Indeed.   So far as I can tell, the transom matches the primary source for Bounty's launch drawings that I have seen.   Curious why Model Shipways version of the Bounty Launch omits this design element. My only thought is that one design is the "launch" and the other the "longboat," with various sources using the terms interchangeably.   

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Looks good.  Hang onto the jig just in case you find a need for it later.   I've learned not toss any jigs until the project is done or beyond the point where they would be useful.

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I did some sanding and fairing on the inside. I needed some ribbands so I made a bunch of clamps to hold them. First picture( this was the hand drilled prototype, the rest were squarer). They were a PITA to use so I'm working on a Mk 2 but I did get the ribbands on. Then I made the keelson and stemson and glued them on. The keelson, and actually the whole ship looks bent but it's not. Next was the limber strakes. They needed a rebate. That had me awake a lot last night designing a jig for my mill. It took an hour or so to make this morning and it worked quite well. I used a metal cutting end mill and I think it should be turning faster but I'll play with it. So next is installing the limber strakes.

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Edited by Don Case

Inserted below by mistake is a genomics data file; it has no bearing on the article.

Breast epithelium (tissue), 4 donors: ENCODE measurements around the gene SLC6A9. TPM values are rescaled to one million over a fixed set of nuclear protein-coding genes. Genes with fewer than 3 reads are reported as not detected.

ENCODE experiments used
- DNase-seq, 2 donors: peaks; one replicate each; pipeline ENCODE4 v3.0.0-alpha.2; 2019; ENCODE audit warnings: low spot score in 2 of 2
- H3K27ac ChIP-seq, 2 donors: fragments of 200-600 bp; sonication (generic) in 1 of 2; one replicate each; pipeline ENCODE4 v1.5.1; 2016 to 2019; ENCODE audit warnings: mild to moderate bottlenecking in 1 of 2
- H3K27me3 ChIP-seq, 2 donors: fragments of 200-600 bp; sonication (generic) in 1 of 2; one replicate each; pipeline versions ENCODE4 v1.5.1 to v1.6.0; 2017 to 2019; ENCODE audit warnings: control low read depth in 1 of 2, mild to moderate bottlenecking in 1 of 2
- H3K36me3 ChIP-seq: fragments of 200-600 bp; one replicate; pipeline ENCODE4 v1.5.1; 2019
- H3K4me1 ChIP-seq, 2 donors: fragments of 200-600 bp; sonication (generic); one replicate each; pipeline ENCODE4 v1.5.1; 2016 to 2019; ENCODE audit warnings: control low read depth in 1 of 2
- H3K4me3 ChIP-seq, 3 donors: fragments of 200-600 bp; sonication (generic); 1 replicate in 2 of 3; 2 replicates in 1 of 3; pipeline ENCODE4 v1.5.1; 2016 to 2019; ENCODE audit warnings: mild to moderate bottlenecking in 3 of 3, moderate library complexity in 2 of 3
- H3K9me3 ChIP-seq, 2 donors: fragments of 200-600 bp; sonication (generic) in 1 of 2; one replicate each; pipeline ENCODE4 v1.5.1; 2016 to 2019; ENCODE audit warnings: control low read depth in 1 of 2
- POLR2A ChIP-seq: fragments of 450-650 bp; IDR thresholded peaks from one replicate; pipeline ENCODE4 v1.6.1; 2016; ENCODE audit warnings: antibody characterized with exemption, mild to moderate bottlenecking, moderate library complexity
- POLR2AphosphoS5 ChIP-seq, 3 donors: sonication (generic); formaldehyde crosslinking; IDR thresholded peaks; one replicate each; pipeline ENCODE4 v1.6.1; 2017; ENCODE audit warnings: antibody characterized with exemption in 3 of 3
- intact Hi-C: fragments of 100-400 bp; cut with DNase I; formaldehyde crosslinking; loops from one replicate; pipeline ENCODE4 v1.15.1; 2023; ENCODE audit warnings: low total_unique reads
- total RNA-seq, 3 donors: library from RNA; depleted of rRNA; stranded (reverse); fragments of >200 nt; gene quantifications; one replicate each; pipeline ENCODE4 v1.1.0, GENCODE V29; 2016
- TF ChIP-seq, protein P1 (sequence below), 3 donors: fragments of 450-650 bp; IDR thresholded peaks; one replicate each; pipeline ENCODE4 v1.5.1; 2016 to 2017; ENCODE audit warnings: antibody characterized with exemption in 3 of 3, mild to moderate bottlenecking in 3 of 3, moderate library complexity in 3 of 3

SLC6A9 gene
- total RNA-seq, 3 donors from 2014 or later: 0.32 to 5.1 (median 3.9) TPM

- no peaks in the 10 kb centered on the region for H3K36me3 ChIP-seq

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I put on some ribbands to pull the tops of the frames into line. Finished up the limber strakes. Did the port floorhead thickstuff and now working on the starboard FT. The weather has turned nice so it's glue something and go out and work in the yard until the glue dries. Sometimes I don't get back in. I'll take some better pictures when I'm done this bit.

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I'm working on the mast steps. I have the main mast done and have started on the foremast. The main step is just wide enough to cover the limber strakes but the fore and mizzen steps are right across to the timberhead strakes. Is there a reason that the main step is so small? I'm basing a lot of my build on the Swan series. I've done a bunch of looking and can't seem to find any other pictures of mast steps to compare. Any help please.